Carol Kruse, CMO Club Board Member, and former CMO, at ESPN, and Cambia Health, and Cammie Dunaway, CMO of Duolingo, talk about how to thrive and survive C-Level Politics.

How many of you have been in the C-Suite? How many have been in the board room? How many had a good or bad experience? Was there strife with other executives who thought they could do marketing as well as you? What are your experiences with unconscious trust, winning together, work partnerships, humor, respect, energy? How did it all work or not work?

How to Survive and Thrive C-Level Politics:

Recognize as the marketing leader or CMO, you may be the newest person in the C-Suite, and your peers likely have tight bonds and history together.

Spend time getting to know your peers in every part of the organization. What are their priorities and goals? What can I, and my team, do to help make them successful? (important to genuinely ask and act on this). How can we drive more business value working together as partners?

Spend time with the leaders in your company, but don’t do just to “kiss the ring,” or have the face time. Make it matter.

It comes down to relationships. If you can find one thing in common, one little seed to build on, that can make the difference in success or failure.

Coaches or mentors can help you check yourself and think through your approaches.

If you are being held back because of what your predecessor did or didn’t do, address it head on with each person, one-on-one.

“Kill them with kindness” – the more they undermine you, the more you need to help them and be kind. It can be incredibly disarming and will sometimes help them open up to you and reveal why they are acting the way they are.

Being “Switzerland” can be a good strategy in some situations, and in others building alliances can help. Spend time really listening and watching people in meetings, so you can understand the politics first.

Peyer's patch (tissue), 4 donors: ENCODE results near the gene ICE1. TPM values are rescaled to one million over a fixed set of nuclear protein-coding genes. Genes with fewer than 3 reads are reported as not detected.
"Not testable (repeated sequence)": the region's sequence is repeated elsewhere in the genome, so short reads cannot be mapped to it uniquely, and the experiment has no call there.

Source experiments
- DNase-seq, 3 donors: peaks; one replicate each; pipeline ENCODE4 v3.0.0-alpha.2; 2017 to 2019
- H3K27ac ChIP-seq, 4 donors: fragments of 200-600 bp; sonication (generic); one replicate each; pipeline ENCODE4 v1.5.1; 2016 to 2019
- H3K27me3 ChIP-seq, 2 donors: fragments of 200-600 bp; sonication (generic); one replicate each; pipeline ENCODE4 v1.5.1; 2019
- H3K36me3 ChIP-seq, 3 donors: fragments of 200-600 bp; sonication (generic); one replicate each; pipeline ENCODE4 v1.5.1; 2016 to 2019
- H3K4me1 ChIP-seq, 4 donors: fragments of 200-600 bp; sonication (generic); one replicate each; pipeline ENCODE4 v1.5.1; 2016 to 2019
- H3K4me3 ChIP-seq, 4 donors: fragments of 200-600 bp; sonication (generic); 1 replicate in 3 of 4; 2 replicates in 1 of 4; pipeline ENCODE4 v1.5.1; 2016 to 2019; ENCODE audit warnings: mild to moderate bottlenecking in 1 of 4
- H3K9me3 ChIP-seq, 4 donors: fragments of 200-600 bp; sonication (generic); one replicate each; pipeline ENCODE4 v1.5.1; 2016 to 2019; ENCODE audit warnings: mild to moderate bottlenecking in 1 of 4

If you’re having a hard time partnering with someone, discuss and work through the issues together with the person. Allow yourself to be vulnerable to earn trust.

Understand how each person wants to communicate, and adapt to them. Ask, “what is your preferred mode of communication (email, phone, f2f, text…) and why?”

Offer reverse mentoring to other executives; pair them with a young person on your team to keep them up to speed on the latest communication channels/tech trends (i.e., What’s App, TikTok, Twitch, Apple Watch, VR, etc,) and in return, the exec does career mentoring to the younger employee.

Do your peers or boss want to “build their personal brand?” Marketing and external communications can help with that.

Be clear up front with what the purpose and desired outcome of meetings are; and with regular meetings do check-ins, especially if you feel the meetings are getting stale.

Read body language and understand how people are reacting to each other.

Schedule pre-meetings with key decision makers and influencers before the really big meetings to make sure they understand the issues, options, your recommendation so you know if they’re on board or what their barriers are.

How good is your EQ – how well do you understand each person and know what matters most to them?